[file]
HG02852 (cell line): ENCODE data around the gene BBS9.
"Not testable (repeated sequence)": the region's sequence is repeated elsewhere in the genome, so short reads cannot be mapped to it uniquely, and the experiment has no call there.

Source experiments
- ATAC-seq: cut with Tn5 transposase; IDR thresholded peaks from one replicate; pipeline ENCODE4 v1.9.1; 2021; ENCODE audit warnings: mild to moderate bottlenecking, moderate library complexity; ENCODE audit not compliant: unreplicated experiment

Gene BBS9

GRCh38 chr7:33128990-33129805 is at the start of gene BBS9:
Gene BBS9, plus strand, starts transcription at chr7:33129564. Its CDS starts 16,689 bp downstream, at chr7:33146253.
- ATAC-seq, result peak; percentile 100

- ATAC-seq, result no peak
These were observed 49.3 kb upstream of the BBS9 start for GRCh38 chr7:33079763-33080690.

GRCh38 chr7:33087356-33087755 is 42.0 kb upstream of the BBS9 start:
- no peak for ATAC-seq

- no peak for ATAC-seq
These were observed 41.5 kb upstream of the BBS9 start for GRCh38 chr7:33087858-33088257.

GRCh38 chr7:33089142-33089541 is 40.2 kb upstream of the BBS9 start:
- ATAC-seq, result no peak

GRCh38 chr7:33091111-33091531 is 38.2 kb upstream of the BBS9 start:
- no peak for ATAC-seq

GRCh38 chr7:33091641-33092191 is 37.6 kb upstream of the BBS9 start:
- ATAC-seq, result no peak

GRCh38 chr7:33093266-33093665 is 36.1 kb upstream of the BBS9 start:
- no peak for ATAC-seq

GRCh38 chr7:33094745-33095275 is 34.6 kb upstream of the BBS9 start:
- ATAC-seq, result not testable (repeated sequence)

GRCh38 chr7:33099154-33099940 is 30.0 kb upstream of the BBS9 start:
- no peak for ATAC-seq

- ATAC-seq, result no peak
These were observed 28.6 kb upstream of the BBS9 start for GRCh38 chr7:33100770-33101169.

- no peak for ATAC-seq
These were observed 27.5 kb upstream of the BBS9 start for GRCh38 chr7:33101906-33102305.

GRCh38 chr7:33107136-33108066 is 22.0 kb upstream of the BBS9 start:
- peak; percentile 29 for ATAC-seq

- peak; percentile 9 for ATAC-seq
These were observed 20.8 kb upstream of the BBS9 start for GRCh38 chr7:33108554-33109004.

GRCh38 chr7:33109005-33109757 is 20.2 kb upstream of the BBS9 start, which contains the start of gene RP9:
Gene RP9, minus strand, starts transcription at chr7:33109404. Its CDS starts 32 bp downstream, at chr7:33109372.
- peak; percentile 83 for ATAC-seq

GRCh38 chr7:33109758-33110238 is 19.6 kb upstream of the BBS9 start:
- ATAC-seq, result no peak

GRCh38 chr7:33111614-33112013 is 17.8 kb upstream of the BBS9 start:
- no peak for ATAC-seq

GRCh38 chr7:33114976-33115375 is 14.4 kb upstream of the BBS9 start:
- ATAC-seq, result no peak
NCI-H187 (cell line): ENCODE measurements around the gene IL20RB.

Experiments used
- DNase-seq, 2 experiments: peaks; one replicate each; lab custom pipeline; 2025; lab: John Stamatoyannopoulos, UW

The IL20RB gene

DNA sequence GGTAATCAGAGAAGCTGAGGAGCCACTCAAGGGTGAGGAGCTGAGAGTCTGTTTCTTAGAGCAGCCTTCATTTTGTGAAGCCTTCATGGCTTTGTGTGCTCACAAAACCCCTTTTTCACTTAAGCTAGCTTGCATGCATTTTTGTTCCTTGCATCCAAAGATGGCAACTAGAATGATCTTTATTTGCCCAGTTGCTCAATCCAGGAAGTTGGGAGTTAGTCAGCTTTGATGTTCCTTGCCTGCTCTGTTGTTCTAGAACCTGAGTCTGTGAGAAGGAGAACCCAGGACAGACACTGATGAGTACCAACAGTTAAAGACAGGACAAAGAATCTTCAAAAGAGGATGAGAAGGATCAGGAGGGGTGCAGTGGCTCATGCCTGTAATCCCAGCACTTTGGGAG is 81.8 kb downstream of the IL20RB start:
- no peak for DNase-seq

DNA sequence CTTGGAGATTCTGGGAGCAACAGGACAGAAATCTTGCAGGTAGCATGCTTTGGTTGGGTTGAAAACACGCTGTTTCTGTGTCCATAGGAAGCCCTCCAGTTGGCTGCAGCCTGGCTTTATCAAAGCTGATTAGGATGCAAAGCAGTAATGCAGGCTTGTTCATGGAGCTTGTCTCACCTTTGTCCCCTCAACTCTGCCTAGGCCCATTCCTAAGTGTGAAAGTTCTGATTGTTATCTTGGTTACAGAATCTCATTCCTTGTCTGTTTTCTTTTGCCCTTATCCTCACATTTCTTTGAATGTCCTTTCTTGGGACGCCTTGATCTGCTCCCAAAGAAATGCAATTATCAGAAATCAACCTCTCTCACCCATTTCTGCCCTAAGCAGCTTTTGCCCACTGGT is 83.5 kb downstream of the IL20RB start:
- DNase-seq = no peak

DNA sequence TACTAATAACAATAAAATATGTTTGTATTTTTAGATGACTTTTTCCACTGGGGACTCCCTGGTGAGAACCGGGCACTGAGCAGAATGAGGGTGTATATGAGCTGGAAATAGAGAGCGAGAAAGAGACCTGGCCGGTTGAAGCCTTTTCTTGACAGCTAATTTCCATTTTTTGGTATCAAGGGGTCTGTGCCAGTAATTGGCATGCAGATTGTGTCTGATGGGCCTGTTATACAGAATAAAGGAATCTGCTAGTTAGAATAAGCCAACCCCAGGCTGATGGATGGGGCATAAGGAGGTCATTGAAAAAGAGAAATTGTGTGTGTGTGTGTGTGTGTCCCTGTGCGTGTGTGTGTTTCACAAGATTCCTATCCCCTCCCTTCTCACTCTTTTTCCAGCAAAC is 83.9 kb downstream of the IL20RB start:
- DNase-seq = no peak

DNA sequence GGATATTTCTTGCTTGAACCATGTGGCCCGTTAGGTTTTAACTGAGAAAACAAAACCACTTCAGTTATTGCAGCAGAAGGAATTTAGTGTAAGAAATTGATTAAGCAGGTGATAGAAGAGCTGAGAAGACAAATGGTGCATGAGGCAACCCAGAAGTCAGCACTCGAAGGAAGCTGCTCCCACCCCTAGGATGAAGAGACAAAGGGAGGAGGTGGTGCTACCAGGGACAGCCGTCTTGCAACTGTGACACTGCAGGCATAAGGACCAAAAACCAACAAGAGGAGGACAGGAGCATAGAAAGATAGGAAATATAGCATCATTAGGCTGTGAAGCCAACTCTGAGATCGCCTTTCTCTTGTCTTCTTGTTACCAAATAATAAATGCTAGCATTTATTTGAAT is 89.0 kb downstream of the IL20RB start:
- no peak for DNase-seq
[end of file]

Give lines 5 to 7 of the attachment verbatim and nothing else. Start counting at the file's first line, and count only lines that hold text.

Gene BBS9

GRCh38 chr7:33128990-33129805 is at the start of gene BBS9:
Gene BBS9, plus strand, starts transcription at chr7:33129564. Its CDS starts 16,689 bp downstream, at chr7:33146253.